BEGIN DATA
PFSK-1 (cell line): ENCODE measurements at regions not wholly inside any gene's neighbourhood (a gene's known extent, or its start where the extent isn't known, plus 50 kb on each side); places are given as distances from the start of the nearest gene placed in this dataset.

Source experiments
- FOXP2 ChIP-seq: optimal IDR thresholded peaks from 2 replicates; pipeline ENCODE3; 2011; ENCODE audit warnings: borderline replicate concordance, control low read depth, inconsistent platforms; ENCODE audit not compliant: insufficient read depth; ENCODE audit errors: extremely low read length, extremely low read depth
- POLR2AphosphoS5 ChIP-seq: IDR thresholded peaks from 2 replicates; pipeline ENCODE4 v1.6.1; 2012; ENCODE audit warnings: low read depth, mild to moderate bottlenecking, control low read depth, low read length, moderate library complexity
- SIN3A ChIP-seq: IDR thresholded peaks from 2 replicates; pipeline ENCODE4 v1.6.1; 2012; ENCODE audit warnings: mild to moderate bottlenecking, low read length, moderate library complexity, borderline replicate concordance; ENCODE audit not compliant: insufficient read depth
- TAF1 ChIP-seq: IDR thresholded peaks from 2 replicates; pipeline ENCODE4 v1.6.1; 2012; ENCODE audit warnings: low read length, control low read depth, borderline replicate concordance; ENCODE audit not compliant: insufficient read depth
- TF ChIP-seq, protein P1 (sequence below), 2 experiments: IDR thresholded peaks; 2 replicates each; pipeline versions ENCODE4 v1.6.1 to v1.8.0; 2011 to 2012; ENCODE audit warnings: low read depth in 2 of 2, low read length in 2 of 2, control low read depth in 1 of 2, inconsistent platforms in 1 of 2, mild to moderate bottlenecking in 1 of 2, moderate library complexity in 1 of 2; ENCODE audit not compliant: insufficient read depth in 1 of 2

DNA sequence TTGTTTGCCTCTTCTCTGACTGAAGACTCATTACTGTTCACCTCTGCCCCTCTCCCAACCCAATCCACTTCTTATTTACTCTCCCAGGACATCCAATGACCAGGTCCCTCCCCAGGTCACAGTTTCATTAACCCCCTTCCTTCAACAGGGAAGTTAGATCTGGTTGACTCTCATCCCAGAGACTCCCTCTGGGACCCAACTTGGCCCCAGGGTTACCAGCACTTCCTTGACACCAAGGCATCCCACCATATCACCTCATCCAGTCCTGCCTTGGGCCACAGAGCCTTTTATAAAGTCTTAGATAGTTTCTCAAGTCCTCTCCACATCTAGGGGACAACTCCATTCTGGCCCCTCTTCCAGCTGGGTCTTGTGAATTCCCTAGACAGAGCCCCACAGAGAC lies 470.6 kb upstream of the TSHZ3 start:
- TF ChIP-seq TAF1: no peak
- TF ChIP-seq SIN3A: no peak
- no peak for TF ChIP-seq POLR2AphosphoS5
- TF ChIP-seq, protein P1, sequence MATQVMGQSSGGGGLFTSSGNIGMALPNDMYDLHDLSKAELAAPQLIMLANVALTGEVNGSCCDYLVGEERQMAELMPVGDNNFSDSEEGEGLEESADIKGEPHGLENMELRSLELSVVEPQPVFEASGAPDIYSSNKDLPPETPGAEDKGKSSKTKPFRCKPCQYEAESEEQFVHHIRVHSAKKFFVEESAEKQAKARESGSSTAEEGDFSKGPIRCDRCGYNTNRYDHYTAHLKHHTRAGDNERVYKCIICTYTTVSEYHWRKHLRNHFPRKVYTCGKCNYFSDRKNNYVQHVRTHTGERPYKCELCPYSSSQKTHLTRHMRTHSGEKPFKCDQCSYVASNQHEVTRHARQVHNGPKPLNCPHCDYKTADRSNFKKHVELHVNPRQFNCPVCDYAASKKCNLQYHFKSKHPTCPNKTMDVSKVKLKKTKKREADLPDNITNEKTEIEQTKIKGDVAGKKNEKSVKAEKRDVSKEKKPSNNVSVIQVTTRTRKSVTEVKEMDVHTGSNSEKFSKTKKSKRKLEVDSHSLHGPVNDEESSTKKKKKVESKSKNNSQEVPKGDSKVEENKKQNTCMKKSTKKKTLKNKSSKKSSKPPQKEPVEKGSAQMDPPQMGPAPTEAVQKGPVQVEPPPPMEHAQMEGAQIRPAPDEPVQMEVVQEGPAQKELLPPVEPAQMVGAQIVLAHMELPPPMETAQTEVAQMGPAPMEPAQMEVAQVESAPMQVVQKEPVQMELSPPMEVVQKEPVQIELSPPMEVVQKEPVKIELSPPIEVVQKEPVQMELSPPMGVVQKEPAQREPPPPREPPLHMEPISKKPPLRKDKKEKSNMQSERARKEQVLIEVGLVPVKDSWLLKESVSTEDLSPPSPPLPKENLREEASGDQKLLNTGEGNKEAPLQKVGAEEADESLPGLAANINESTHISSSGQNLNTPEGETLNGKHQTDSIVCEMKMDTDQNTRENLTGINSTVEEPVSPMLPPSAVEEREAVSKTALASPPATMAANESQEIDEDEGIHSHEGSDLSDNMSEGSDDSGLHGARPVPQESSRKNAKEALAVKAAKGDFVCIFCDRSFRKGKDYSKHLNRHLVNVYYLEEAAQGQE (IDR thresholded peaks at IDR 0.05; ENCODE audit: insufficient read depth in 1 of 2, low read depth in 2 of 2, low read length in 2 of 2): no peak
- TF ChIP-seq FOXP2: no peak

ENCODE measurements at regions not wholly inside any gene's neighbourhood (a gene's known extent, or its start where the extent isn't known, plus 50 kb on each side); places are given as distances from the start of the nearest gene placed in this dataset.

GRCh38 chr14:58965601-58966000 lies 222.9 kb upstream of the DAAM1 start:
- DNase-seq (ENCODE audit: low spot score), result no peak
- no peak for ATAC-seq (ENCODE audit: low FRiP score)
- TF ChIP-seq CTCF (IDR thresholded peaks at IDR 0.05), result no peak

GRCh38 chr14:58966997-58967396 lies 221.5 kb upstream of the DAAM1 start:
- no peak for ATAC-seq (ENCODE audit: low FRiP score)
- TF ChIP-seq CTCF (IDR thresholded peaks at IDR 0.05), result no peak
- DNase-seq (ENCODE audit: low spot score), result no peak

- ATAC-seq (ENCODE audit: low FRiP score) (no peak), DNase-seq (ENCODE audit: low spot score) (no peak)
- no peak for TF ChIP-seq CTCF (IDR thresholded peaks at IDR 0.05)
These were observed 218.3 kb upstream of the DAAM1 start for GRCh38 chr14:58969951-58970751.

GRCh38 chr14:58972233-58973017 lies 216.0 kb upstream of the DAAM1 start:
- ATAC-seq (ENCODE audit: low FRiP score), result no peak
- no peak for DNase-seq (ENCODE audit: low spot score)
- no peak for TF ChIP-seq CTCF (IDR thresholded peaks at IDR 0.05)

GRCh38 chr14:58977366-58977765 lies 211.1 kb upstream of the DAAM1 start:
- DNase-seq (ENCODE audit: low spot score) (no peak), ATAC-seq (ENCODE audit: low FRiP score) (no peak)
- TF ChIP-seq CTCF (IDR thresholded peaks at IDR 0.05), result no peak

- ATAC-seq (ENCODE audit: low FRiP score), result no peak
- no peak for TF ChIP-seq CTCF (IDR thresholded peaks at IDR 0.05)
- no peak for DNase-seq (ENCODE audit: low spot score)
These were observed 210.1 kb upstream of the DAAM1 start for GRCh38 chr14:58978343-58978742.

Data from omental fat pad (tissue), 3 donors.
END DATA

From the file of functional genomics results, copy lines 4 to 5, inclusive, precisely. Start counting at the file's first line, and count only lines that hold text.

- POLR2AphosphoS5 ChIP-seq: IDR thresholded peaks from 2 replicates; pipeline ENCODE4 v1.6.1; 2012; ENCODE audit warnings: low read depth, mild to moderate bottlenecking, control low read depth, low read length, moderate library complexity
- SIN3A ChIP-seq: IDR thresholded peaks from 2 replicates; pipeline ENCODE4 v1.6.1; 2012; ENCODE audit warnings: mild to moderate bottlenecking, low read length, moderate library complexity, borderline replicate concordance; ENCODE audit not compliant: insufficient read depth